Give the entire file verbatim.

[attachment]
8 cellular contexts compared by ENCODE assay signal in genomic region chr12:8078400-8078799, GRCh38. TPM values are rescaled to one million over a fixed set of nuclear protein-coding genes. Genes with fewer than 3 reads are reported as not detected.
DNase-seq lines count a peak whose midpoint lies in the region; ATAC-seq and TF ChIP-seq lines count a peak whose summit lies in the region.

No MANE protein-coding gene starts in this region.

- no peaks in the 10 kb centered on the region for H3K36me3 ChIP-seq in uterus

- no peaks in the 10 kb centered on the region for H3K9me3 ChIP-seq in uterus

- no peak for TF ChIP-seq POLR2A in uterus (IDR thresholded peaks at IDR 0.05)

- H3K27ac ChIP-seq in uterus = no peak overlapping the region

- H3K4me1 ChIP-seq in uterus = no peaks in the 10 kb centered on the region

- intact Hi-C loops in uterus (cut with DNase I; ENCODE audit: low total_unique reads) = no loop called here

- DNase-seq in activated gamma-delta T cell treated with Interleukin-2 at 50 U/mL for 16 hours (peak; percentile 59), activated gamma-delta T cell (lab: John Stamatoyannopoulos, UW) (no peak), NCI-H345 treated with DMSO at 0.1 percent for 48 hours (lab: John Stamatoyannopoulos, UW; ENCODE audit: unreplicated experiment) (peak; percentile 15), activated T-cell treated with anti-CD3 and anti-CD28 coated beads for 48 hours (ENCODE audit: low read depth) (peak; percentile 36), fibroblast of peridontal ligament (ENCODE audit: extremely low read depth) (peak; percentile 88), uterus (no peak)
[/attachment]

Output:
8 cellular contexts compared by ENCODE assay signal in genomic region chr12:8078400-8078799, GRCh38. TPM values are rescaled to one million over a fixed set of nuclear protein-coding genes. Genes with fewer than 3 reads are reported as not detected.
DNase-seq lines count a peak whose midpoint lies in the region; ATAC-seq and TF ChIP-seq lines count a peak whose summit lies in the region.

No MANE protein-coding gene starts in this region.

- no peaks in the 10 kb centered on the region for H3K36me3 ChIP-seq in uterus

- no peaks in the 10 kb centered on the region for H3K9me3 ChIP-seq in uterus

- no peak for TF ChIP-seq POLR2A in uterus (IDR thresholded peaks at IDR 0.05)

- H3K27ac ChIP-seq in uterus = no peak overlapping the region

- H3K4me1 ChIP-seq in uterus = no peaks in the 10 kb centered on the region

- intact Hi-C loops in uterus (cut with DNase I; ENCODE audit: low total_unique reads) = no loop called here

- DNase-seq in activated gamma-delta T cell treated with Interleukin-2 at 50 U/mL for 16 hours (peak; percentile 59), activated gamma-delta T cell (lab: John Stamatoyannopoulos, UW) (no peak), NCI-H345 treated with DMSO at 0.1 percent for 48 hours (lab: John Stamatoyannopoulos, UW; ENCODE audit: unreplicated experiment) (peak; percentile 15), activated T-cell treated with anti-CD3 and anti-CD28 coated beads for 48 hours (ENCODE audit: low read depth) (peak; percentile 36), fibroblast of peridontal ligament (ENCODE audit: extremely low read depth) (peak; percentile 88), uterus (no peak)